HM Revenue & Customs (HMRC) has promised to have the recommendations of the Poynter Review implemented within the next two years.
The review was designed to prevent another data debacle like the one that saw HMRC lose the details of 25 million people in 2007.
Among its recommendations, the review advised the phasing out of data transfers using physical media, and the encryption of computers and portable media.
According to the HMRC's latest performance report, the department will make its "best endeavours" to implement the review's recommendations by 25 June 2011. "Good progress has been made in strengthening data security" within the department, the report added.
The HRMC has already blanket blocked bulk data transfers that aren't business critical until their security can be improved and stopped staff saving data to portable media including USB sticks unless "there is a compelling business case to do so".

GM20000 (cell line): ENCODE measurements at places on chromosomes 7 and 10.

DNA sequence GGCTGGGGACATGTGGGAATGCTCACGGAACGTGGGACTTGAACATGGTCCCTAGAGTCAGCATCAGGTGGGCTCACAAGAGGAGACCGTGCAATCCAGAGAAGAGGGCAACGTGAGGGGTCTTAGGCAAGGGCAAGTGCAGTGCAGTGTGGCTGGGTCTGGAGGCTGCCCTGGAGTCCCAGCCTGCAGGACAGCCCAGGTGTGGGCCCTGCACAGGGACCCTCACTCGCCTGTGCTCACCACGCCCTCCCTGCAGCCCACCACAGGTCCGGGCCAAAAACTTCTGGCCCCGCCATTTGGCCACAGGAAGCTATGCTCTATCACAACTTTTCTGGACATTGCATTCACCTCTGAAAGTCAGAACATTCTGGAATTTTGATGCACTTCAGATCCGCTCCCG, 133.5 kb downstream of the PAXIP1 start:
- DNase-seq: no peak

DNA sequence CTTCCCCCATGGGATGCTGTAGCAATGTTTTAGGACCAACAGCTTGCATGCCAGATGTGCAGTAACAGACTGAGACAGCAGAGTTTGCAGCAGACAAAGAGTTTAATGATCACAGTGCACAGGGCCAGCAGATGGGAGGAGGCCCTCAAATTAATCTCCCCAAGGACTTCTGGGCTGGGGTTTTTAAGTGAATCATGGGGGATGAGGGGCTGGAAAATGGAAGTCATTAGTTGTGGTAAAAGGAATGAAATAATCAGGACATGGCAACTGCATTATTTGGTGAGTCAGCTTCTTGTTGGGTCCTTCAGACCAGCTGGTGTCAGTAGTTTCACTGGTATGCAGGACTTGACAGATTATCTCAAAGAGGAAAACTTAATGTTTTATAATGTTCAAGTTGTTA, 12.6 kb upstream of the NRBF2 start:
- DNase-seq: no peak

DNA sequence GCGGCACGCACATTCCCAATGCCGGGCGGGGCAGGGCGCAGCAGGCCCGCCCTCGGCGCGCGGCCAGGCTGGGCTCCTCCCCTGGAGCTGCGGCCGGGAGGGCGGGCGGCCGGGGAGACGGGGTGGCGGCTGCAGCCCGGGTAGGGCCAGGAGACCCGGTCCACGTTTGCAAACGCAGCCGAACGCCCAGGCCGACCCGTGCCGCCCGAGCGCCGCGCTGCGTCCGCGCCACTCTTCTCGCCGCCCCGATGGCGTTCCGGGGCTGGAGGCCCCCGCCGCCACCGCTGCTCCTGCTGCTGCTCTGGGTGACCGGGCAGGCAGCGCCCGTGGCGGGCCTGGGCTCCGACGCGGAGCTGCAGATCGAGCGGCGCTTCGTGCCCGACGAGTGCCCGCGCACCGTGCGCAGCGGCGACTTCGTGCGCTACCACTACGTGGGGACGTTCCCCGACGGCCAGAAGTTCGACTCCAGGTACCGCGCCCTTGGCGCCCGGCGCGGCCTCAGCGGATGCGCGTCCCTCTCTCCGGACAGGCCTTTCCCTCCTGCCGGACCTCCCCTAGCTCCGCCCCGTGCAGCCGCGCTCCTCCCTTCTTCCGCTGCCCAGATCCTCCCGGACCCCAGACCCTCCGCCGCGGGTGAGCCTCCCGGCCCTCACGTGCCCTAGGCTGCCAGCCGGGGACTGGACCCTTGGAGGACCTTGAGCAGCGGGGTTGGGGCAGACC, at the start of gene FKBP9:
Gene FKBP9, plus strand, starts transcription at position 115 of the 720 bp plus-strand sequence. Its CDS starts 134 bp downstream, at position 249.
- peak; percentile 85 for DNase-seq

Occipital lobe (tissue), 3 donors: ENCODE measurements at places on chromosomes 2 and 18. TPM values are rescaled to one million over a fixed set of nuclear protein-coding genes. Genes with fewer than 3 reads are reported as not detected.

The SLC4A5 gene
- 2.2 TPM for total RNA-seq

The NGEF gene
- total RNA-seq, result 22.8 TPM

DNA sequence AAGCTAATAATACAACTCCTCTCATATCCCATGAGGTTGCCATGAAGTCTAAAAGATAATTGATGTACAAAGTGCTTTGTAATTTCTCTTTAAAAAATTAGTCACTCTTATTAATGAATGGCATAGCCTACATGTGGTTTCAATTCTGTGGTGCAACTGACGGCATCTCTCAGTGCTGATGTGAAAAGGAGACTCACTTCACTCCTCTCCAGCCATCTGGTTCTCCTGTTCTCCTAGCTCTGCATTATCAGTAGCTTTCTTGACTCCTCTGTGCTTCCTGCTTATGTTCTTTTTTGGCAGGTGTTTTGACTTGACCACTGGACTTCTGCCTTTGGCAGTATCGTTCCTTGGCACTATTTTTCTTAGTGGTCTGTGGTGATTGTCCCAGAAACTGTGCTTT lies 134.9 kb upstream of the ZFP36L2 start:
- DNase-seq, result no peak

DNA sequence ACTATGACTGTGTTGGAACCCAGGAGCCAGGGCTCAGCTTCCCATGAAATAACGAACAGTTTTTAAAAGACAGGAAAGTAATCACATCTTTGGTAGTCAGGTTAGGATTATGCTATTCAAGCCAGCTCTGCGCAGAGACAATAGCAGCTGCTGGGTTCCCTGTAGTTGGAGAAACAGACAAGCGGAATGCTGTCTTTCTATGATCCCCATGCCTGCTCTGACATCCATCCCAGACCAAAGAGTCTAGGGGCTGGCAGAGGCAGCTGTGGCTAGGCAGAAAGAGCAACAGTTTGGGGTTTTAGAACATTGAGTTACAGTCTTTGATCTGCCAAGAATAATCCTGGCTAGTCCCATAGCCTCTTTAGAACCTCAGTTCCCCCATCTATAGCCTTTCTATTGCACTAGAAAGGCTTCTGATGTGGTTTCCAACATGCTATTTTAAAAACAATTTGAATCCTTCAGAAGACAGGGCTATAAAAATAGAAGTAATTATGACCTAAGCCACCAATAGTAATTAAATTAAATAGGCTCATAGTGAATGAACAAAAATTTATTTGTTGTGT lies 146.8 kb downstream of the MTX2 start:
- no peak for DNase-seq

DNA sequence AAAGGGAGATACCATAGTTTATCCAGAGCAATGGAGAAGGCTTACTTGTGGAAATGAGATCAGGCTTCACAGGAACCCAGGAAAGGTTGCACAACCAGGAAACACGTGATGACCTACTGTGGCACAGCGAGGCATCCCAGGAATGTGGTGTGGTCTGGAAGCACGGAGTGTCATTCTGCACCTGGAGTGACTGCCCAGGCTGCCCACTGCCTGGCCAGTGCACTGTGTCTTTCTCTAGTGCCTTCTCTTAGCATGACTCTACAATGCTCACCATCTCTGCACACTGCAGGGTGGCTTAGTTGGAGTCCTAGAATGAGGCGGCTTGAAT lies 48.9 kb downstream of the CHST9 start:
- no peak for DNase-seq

Asked if any of the data transferred to portable media will be unencrypted, a spokesman for the department said: "There's more chance of Father Christmas coming to visit me in the office. In order for [data transfer to portable media] to happen, there has to be an authorisation from an extremely senior person and then any information has to be encrypted."
As well as technological changes to boost data security, HMRC is altering the way staff and management approach the issue.
All workers are being given data security training, as well as a guidebook on the subject and every HMRC directorate now has a data guardian, "acting as an expert and champion for data security within their business areas".